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What steps can I take to try to recover lost or inaccessible data from any storage device?

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More specific please. I could say drag and drop and that could be a valid answer. –  ngen Feb 4 '11 at 20:47
    
@ngen: Adjusted, drag-and-drop no longer works now. Please see community-faq-proposed. –  Tom Wijsman Feb 4 '11 at 20:49
    
Maybe this? diskdigger.org –  tobylane Feb 11 '11 at 19:17
    
@tobylane: Shareware, although it seems nice. Perhaps I could create a list of alternatives... –  Tom Wijsman Feb 11 '11 at 19:35
    
Needs a third case for where the files have been accidentally deleted and are not in the recycle bin –  That Brazilian Guy Mar 13 at 15:07

3 Answers 3

In case of mechanical failures.

Pray, it well help you and calm you down. :-)

Introduction

If you have a mechanical failure (e.g. random crashes, just stops working one day, weird "screeching"/"beeping" type noises), EVERY time you plug it in and turn on, you could be making it much worse. If it is very important data, I would recommend taking it to a lab / professional data recovery service.

However, if you want to do it yourself, you can summarise mechanical failure into two categories:

Spindle/inside problems or outside/controller problems.

First, Spindle/inside problems. This is the worst thing that can happen to a physical hard drive, If it is this, it really depends how bad. My favourite tool for this (not free) is R-Studio, it allows you to create an image from the drive and performs many passes*, then perform the recovery from the image.

* (I have actually had drives fail a read from a sector, but just from trying over and over, it has worked - even unplugging and plugging it back in)

Depending on how important the data is, and if you are not able to read, I would try the freezer trick. This sounds like a joke but it really is not. Put the drive in an air tight bag and stick it in the freezer for a good few hours (I usually leave it in for 6 hours or overnight), then, when you plug it in, you can get a good 15-30 minutes before it crashes again.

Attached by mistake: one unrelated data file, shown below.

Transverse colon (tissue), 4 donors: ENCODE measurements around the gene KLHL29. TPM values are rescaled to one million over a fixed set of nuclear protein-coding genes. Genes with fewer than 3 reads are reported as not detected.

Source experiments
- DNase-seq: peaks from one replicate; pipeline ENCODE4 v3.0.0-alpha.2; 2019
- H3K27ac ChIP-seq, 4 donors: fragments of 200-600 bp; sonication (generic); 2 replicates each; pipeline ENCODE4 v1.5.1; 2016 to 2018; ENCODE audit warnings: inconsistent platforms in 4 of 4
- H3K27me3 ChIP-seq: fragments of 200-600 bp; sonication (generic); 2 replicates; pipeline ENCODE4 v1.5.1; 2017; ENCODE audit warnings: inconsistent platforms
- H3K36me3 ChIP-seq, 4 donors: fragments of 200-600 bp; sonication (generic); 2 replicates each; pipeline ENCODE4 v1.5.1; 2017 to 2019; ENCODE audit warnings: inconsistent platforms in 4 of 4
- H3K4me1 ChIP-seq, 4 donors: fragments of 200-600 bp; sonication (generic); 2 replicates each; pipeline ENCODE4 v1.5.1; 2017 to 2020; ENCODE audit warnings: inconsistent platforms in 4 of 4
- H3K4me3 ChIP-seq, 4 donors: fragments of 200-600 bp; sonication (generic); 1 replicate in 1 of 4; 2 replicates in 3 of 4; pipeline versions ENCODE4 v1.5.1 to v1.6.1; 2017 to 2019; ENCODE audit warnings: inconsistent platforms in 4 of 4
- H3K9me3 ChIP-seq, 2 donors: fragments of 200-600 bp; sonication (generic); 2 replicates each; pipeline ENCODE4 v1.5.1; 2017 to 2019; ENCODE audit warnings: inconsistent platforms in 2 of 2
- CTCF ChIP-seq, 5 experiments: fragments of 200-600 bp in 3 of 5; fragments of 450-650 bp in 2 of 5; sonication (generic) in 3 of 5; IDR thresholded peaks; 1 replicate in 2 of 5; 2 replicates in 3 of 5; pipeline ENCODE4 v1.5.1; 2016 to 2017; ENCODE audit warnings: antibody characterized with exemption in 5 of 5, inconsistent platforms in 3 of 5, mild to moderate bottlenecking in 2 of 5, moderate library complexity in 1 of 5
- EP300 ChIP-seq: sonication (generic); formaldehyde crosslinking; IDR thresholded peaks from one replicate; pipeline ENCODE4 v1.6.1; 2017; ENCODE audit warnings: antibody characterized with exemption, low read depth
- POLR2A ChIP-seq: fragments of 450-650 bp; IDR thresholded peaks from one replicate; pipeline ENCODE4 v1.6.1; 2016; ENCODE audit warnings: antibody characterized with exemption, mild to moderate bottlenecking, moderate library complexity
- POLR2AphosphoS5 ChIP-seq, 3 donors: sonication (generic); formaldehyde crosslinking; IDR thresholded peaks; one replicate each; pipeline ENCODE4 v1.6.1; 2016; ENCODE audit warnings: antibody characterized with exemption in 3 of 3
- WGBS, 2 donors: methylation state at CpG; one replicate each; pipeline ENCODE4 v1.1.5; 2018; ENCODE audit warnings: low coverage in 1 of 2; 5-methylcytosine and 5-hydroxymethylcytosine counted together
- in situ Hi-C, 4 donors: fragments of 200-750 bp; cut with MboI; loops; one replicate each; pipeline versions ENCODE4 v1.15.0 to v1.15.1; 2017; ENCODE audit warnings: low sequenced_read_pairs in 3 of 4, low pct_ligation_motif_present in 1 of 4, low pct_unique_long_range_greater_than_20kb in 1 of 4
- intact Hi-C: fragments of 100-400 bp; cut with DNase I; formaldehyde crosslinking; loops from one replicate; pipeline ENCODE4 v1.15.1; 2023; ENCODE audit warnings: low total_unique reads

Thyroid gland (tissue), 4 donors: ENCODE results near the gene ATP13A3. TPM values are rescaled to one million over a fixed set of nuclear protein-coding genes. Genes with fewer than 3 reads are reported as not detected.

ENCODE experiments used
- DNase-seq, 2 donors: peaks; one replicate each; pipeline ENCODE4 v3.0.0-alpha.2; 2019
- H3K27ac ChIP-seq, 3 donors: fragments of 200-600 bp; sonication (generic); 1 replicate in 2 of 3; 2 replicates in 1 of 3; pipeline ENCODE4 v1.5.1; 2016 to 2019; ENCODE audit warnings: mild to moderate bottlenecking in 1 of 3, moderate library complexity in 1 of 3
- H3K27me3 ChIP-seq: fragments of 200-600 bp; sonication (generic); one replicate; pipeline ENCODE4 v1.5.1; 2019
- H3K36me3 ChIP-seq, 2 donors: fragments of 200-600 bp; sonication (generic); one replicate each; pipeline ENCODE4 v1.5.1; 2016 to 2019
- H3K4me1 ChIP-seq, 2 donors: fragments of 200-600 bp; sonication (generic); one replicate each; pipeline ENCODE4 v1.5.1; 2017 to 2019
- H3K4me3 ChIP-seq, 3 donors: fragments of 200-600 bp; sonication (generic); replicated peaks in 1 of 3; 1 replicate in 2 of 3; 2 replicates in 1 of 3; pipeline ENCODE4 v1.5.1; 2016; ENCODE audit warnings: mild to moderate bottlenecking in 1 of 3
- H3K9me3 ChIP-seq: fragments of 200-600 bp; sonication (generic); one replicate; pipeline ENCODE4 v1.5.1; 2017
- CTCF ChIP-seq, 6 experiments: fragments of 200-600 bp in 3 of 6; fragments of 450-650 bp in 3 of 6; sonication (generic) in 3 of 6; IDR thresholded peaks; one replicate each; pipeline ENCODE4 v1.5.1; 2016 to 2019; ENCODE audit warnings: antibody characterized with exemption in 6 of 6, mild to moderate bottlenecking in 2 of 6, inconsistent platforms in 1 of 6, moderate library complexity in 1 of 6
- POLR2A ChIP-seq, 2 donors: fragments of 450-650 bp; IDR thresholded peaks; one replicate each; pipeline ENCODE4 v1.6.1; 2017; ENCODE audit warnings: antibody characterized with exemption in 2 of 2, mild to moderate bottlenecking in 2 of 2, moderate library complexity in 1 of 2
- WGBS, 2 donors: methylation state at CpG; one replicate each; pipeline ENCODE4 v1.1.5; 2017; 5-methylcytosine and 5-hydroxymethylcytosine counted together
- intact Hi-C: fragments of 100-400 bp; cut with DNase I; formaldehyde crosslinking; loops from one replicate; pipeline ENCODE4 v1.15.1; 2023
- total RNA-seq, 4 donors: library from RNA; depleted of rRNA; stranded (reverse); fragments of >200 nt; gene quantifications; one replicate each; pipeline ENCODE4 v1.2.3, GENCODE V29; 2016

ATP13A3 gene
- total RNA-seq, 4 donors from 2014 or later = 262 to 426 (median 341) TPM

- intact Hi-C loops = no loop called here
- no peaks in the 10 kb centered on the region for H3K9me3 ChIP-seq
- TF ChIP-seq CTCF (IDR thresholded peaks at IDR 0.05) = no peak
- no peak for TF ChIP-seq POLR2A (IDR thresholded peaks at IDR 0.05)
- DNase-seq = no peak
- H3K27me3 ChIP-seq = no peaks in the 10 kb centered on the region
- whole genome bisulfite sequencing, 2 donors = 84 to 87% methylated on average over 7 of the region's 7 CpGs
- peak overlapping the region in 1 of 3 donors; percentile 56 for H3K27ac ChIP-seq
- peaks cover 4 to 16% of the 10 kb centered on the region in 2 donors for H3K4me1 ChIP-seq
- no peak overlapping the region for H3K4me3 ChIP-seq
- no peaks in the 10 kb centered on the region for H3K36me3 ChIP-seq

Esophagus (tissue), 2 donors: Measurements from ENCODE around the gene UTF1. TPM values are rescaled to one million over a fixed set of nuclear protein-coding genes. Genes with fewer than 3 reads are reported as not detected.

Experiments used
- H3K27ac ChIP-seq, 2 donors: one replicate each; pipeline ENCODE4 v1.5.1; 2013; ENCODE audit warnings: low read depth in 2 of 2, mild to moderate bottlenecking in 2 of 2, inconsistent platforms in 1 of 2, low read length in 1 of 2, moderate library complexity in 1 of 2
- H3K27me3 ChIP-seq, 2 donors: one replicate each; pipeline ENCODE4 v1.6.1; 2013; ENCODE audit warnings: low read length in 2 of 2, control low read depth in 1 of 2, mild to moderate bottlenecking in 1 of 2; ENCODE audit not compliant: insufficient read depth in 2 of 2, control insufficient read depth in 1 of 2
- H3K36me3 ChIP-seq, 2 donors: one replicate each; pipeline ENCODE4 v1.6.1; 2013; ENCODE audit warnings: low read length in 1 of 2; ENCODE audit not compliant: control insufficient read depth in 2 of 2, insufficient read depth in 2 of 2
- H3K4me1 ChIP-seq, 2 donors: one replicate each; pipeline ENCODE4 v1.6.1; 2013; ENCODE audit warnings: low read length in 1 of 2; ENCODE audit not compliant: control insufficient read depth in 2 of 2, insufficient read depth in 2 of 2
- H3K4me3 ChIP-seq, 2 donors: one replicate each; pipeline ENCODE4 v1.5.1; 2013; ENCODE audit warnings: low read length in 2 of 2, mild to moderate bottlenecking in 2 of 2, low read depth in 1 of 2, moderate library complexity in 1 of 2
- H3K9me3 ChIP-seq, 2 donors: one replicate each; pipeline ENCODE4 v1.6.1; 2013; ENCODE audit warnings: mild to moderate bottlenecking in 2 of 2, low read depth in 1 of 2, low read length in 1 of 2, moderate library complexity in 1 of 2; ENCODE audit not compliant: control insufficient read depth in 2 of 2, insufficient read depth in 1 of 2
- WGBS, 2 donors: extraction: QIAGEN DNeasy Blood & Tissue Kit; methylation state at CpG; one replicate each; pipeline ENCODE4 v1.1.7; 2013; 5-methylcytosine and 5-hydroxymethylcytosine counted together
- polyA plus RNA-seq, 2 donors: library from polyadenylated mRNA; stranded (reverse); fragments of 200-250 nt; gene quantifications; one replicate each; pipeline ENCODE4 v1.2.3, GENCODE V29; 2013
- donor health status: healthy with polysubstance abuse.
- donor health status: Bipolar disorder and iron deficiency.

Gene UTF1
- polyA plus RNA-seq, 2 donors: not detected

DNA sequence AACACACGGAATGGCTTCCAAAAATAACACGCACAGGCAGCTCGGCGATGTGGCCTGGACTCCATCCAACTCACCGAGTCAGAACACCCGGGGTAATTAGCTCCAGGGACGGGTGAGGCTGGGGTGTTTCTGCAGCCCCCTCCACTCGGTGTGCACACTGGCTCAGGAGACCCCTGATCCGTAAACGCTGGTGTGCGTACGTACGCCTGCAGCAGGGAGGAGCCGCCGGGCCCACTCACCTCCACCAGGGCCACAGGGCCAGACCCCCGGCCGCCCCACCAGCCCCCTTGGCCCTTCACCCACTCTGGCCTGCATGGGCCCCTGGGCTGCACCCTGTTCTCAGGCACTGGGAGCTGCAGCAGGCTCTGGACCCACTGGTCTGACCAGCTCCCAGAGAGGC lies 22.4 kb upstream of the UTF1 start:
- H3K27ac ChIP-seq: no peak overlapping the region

If it is a controller board problem then, the only way to fix it is to reflash the drive (check manufacturers website), or most commonly, switch the controller board (Carefully) from one that is an identical model.

For flash drives, again, if important, go to a lab. If you want to do it yourself, there isn't really a lot to say.

Is the error with the controller or the memory?

Typically, if it is the controller, when you plug in the drive, nothing will happen. If it is the flash memory itself, it sort of acts like a floppy/cd drive without the media in - you can see a drive letter, but just can't access it (sometimes get the insert media warning).

If it is the memory itself, I do not know a fix.

If however it is the controller, I have only ever had luck about 40% of the time doing it myself(and it depends on the architecture of the stick). Many of the cheaper sticks you see have two boards - one is the controller and the second (not sure the technical term), is a snap on daughter board. You can usually just unplug the memory and plug it in to another board.

Usually the board doesn't even have to be from a similar drive, just try to get the chip provider correct (e.g. branding on one of the ICs), the most common one I see is from Winbond and they typically work with any memory chip.

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up vote 6 down vote accepted

In case of corruption or bad sectors.

Pray, it will help as it calms you down. :-)

Get direct access do the data.